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 on: November 28, 2016, 01:08:12 pm 
Started by Sandyc - Last post by donc13
Can I tow any vehicle with standard transmission. Just put it in neutral and go? Does it have to be 4wd? I have a small truck that's a standard 2wd, hate to buy something else different. Thanks

The quick answer is NO!   Simply because attempting to tow any vehicle requires a lot of consideration.  How much does the vehicle weigh?   Will you exceed Gross Vehicle Combined Weight rating?   Does the vehicle manufacturer have instructions on how to tow with all 4 wheels down, are you going to add supplemental braking?   Etc.

 on: November 28, 2016, 12:41:41 pm 
Started by fandj - Last post by fandj
Ron, we have never noticed any clunking from the Maxxair units resulting from wind when parked.  We drive with the cover closed and never noticed any sound coming from the fans.  We have been fortunate not to encounter strong wind while parked so I can't say it wouldn't happen at higher wind velocity.  I would guess wind direction would influence this as well.

 on: November 28, 2016, 12:07:22 pm 
Started by Sandyc - Last post by jatrax
And, some dealers do not know which of their vehicles can or cannot be towed.  I had to educate one.
Sadly, never trust the dealer.  Most likely you already know more than they do.

I stopped at my local Jeep dealer last month to start looking into a tow.  Hey, its a Jeep dealer, they know all about towing right?  I told the sales dude "I need a light weight 4x4 that can be towed all wheels on the ground.  His reply was that I had come to the right place as all Jeeps can be towed that way.  And then proceeded to show me the new Jeep Renegade.  Which is not 4 wheel towable.  When I started asking questions about the transmission and transfer case and what procedure to use to get it ready for towing the reply was: "there is a mount plate that goes on the front and that makes it OK to tow". 

Bottom line: do your own research and do not trust anyone trying to sell you something unless you are confident they actually know something about the product they are selling.

Here is a good place to start:
And here:
And here:

But the only document that really counts is the owners manual.

 on: November 28, 2016, 11:29:20 am 
Started by fandj - Last post by ron.dittmer
Done since brand new, something irritating with our standard Fantastic fan of 10 years now, is how the wind catches underneath the cover when it is open, lifting and dropping it.  The clunking noise is bad.  When closed up, there is no noise.

How well does the MAXXAIR resist that irritating clunking?

 on: November 28, 2016, 10:41:51 am 
Started by Sandyc - Last post by ron.dittmer
Hi Sandyc,

A back alley method to provide a good idea whether or not your vehicle can be towed with all 4 wheels on the ground is to research if a tow bar hardware kit called a bracket or base plate is available.  If you can't buy a tow bar bracket to mount onto your vehicle to accept a tow bar, then your question is kind-of answered by reverse engineering.  As previously discussed, there are flavors of vehicle models (manual versus automatic) that come into play.  That is where your owners manual will help.  If you can find the proper tow bar bracket (or base plate) for your little pickup truck with manual transmission, then it seems promising.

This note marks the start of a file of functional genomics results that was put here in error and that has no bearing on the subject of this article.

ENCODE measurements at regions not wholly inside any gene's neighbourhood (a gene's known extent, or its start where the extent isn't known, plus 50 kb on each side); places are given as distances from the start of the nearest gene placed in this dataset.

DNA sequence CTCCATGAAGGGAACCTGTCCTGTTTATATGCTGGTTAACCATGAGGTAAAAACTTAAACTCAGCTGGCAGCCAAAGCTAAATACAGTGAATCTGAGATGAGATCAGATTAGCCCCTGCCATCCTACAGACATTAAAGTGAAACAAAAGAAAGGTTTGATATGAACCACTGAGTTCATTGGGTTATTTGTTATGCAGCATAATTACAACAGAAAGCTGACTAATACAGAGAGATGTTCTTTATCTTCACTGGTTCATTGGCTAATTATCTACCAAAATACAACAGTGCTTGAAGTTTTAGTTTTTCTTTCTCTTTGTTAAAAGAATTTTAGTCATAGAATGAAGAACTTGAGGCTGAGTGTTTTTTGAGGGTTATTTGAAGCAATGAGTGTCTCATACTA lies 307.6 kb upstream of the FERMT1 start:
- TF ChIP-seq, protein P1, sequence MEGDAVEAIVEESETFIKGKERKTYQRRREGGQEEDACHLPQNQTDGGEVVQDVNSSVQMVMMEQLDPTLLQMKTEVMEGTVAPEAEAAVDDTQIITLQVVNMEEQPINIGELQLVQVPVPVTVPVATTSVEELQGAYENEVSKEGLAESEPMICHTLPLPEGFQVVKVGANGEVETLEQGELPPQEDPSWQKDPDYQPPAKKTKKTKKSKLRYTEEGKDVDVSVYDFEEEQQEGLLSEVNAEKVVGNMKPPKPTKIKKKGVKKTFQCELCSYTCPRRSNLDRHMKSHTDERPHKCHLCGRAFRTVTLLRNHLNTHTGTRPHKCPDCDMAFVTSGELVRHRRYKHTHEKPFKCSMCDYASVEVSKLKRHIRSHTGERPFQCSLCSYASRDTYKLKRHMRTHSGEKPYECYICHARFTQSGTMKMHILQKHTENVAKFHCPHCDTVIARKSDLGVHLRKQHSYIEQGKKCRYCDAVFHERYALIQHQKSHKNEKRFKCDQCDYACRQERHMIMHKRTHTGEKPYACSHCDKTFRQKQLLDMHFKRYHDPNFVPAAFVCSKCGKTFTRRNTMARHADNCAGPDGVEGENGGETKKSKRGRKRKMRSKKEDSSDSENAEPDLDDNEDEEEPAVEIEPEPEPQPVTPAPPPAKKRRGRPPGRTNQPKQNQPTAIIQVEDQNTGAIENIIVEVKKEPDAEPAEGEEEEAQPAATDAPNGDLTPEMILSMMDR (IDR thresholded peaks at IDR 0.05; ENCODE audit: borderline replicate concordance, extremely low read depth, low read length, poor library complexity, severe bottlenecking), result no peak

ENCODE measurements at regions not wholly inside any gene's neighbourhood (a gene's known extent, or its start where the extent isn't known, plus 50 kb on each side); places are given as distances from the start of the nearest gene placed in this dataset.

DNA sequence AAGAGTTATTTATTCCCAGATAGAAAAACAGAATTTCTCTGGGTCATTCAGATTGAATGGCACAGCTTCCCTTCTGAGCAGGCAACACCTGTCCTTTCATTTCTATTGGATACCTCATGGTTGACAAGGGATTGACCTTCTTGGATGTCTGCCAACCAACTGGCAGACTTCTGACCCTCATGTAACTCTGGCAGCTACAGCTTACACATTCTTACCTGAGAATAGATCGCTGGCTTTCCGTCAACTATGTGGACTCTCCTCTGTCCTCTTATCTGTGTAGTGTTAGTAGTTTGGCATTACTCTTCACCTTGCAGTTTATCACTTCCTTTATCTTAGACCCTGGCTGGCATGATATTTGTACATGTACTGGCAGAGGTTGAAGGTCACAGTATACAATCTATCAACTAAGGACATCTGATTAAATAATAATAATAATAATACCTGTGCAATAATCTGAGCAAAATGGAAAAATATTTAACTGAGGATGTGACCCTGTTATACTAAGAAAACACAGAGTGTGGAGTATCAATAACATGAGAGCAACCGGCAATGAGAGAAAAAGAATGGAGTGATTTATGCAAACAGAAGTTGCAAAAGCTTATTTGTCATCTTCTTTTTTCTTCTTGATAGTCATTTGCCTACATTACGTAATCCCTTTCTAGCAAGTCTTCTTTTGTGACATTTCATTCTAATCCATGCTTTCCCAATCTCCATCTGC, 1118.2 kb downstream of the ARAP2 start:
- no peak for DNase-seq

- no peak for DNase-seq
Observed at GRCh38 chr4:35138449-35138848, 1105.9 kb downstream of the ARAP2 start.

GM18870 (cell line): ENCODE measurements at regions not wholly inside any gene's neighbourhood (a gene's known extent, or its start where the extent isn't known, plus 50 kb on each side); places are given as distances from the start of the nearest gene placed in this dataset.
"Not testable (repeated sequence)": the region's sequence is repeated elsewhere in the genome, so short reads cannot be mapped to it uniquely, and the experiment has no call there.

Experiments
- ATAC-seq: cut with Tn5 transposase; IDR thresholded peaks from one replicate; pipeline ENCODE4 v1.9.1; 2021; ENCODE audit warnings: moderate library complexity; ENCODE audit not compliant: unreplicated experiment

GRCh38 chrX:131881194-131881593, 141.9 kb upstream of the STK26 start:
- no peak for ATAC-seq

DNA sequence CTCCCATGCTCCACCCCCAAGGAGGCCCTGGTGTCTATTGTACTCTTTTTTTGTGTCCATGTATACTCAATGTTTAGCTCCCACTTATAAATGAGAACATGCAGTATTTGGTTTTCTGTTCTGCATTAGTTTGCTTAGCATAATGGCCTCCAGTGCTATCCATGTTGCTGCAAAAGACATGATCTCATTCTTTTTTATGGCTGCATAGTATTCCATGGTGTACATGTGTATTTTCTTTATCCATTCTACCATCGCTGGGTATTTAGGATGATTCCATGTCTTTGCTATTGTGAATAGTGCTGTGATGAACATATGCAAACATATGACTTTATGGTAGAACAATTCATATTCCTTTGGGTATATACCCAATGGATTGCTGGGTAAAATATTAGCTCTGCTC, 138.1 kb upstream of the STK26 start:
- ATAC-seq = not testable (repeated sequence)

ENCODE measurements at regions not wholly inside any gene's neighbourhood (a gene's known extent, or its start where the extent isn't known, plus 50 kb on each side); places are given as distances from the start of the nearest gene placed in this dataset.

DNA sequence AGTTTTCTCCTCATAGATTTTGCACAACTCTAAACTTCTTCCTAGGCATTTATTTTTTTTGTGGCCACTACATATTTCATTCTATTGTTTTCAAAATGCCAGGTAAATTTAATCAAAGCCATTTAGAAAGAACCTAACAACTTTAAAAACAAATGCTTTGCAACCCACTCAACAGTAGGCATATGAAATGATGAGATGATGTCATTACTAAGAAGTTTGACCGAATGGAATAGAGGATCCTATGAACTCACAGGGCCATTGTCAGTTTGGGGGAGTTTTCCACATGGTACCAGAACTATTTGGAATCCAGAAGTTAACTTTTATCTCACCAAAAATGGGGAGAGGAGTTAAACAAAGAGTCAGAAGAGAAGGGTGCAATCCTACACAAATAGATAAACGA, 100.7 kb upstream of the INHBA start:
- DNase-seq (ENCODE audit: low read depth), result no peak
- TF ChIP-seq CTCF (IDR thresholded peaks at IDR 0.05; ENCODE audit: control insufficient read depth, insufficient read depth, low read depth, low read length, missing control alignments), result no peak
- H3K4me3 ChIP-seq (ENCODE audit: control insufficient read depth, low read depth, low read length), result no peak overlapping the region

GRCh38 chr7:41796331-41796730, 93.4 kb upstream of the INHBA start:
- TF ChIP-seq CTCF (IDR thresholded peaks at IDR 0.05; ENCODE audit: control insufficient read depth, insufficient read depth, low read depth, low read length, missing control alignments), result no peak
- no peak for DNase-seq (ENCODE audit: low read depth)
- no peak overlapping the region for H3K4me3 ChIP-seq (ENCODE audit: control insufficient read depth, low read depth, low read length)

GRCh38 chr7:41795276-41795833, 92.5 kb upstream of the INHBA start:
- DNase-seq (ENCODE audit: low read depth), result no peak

Even if your vehicle is permitted by the auto maker for towing with all 4 wheels on the pavement, you'll need the proper bolt-on bracket to actually tow it.  ROADMASTER and BLUE OX are the two biggest suppliers I know of.  I would imagine there are other brands to check out.

I reinforce the previous replies.  As newer vehicles have become more and more "Techie" with push button start and so much else, there is more to consider.  It seems tow dollies will be become more popular to get past all that for newer front wheel drive vehicles.  Not so much with 4WD and AWD vehicles.

Ron Dittmer

 on: November 28, 2016, 08:47:10 am 
Started by Sandyc - Last post by TomHanlon
Some times during the year the cars manufacture will change their mind or some thing on the car will change  and weither or not the car can be towed will change. The only real anwser is in that cars owners manual, not in a magazine or on some forum.

 on: November 28, 2016, 07:51:05 am 
Started by Sandyc - Last post by Pax
Also, some cars do not have keys....

And, some dealers do not know which of their vehicles can or cannot be towed.  I had to educate one.

   - Mike

 on: November 28, 2016, 07:34:13 am 
Started by Michelle Dungan - Last post by 2 Frazzled
I forgot to mention that we did consider the length of the 2552 and some of the road restrictions out west. While we know we can't go on ALL the roads, it is our intent to drop the tow vehicle and drive separately on a some of them that don't allow trailers or that have 30' restrictions. Some of those restrictions only apply to a short section of road so we'll unhook, drive separate, and hook back up.

 on: November 28, 2016, 12:05:21 am 
Started by Michelle Dungan - Last post by Michelle Dungan
Gail, thanks, and the same back to you and many others.  Who knows?  For where we like to go, if we felt we could continue to climb into the cabover bed of a Provan Tiger Bengal or certain popup slide-in campers, or the overhead bed of a Sportsmobile for another decade, anything's possible.  And those all meet any vehicle length limits.

 on: November 27, 2016, 08:45:42 pm 
Started by Sandyc - Last post by jatrax
Can I tow any vehicle with standard transmission.
Short answer is "maybe".

You cannot make a blanket statement like that.  Some you can, some you cannot, some you can with restrictions.  Read your owners manual or do a search online for "towing behind RV" and you will get a lot of good info.

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